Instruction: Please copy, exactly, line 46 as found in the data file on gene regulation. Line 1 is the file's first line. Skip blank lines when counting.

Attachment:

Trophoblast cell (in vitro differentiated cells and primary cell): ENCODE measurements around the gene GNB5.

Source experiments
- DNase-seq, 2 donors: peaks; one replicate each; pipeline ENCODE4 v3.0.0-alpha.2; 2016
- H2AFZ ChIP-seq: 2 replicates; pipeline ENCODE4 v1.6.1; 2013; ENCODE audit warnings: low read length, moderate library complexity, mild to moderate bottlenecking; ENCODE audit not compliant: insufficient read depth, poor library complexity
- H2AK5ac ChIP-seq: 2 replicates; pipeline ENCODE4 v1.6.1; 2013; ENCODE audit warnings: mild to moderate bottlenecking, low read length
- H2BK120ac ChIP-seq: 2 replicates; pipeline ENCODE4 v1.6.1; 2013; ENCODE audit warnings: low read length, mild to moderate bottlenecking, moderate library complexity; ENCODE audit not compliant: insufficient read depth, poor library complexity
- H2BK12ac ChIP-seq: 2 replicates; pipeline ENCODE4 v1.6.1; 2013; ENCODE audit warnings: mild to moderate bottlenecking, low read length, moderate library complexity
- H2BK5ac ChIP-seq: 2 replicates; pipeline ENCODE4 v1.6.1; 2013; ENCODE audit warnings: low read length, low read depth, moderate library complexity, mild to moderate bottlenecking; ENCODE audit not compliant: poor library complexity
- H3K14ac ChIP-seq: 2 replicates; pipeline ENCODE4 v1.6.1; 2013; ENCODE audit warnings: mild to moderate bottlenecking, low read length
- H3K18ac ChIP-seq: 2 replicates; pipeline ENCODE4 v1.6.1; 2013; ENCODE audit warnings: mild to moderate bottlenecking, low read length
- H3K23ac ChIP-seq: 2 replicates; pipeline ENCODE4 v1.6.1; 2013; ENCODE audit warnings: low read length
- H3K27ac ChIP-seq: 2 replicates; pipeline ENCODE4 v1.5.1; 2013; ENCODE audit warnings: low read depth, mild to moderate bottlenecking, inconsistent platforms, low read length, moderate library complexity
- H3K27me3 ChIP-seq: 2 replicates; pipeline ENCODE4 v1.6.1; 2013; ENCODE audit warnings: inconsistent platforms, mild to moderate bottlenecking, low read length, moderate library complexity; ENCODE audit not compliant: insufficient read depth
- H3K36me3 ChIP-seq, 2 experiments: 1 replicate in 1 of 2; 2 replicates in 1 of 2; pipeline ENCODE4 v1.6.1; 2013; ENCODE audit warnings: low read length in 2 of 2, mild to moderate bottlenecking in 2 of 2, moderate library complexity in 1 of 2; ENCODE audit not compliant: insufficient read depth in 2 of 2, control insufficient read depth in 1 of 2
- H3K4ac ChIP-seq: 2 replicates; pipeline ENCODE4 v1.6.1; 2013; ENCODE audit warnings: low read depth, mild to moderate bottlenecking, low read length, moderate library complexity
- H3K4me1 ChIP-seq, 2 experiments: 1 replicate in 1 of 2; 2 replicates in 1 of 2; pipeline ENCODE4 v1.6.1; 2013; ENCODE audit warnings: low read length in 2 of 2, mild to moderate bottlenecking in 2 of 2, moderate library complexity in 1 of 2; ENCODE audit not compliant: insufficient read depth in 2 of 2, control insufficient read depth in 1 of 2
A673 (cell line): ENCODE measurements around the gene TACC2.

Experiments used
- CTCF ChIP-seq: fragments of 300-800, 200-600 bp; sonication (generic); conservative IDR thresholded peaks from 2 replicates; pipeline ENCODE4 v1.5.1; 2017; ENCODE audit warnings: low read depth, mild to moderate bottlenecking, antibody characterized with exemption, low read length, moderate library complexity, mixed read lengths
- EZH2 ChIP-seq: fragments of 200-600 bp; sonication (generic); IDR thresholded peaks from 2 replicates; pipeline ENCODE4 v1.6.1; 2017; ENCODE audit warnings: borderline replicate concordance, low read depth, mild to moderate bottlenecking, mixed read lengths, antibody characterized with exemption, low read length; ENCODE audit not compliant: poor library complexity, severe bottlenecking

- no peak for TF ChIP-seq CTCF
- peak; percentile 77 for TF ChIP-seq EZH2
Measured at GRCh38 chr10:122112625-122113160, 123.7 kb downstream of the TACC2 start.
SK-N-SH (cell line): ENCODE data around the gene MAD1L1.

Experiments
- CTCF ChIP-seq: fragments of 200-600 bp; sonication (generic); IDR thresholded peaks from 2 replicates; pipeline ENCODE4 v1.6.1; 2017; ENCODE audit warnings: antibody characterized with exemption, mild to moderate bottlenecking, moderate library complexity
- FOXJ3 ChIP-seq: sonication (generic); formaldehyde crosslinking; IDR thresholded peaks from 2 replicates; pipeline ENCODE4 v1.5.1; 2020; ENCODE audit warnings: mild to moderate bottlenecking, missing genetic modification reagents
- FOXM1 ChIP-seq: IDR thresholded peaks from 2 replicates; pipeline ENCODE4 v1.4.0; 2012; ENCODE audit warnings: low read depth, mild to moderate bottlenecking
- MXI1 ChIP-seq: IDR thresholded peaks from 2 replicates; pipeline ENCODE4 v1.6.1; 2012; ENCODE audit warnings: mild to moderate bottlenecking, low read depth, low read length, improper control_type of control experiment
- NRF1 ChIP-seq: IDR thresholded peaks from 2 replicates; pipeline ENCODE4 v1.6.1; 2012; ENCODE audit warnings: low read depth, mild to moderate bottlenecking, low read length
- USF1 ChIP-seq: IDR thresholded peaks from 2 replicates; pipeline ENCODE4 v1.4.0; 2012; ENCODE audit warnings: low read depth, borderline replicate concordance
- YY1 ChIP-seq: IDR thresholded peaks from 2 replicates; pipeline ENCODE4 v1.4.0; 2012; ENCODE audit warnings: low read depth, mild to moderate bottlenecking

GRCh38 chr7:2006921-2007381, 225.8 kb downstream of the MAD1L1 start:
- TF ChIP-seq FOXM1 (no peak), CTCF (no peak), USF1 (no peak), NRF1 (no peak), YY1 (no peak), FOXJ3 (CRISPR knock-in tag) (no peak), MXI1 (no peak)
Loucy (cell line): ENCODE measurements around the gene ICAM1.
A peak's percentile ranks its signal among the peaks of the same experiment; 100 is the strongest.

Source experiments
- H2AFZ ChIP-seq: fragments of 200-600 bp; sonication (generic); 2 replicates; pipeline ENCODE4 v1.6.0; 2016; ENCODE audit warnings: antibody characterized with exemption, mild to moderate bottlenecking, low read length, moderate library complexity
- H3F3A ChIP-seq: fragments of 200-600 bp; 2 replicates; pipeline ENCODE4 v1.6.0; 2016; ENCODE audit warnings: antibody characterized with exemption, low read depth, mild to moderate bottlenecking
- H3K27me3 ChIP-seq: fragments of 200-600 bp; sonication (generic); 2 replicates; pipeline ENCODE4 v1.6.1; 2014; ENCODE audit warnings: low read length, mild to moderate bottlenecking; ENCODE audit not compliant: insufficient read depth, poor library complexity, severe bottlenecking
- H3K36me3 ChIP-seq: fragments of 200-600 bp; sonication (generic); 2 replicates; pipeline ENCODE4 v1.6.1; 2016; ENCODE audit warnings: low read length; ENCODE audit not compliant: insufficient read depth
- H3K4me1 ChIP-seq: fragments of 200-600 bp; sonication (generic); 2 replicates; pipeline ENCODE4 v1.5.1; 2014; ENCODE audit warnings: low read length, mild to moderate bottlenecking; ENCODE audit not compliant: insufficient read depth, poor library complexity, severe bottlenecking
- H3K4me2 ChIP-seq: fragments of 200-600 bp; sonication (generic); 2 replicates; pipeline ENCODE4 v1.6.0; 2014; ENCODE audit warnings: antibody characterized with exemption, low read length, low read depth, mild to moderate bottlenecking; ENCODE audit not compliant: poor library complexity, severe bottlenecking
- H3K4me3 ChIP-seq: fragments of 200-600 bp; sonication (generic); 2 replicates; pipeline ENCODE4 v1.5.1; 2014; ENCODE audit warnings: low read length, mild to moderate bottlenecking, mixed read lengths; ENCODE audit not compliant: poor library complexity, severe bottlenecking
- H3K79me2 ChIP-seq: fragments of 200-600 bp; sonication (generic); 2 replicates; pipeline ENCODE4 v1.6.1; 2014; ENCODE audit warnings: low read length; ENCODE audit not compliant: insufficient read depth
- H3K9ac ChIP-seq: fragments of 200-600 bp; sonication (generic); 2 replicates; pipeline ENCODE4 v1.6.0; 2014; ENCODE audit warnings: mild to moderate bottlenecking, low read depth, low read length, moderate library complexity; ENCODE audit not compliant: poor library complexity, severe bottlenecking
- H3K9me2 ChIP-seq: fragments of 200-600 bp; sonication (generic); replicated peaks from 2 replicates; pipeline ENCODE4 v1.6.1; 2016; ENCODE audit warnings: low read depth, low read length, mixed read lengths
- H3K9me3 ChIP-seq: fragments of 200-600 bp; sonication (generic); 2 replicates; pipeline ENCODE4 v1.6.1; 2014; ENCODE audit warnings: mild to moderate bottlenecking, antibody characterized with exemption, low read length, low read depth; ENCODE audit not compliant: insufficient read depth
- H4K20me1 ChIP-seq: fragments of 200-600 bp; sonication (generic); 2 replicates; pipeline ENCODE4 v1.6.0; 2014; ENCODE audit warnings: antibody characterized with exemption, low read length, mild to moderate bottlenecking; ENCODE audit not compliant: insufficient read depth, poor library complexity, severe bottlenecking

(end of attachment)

- H3K9ac ChIP-seq: fragments of 200-600 bp; sonication (generic); 2 replicates; pipeline ENCODE4 v1.6.0; 2014; ENCODE audit warnings: mild to moderate bottlenecking, low read depth, low read length, moderate library complexity; ENCODE audit not compliant: poor library complexity, severe bottlenecking